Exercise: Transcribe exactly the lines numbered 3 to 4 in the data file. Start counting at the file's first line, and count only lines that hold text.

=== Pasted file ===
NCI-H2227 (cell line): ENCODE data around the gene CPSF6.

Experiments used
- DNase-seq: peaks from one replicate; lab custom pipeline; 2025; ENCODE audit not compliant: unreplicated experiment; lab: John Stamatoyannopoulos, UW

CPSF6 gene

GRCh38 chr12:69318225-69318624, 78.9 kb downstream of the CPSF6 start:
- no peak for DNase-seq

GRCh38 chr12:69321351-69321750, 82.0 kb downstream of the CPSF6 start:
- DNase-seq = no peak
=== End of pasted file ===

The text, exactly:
- DNase-seq: peaks from one replicate; lab custom pipeline; 2025; ENCODE audit not compliant: unreplicated experiment; lab: John Stamatoyannopoulos, UW

CPSF6 gene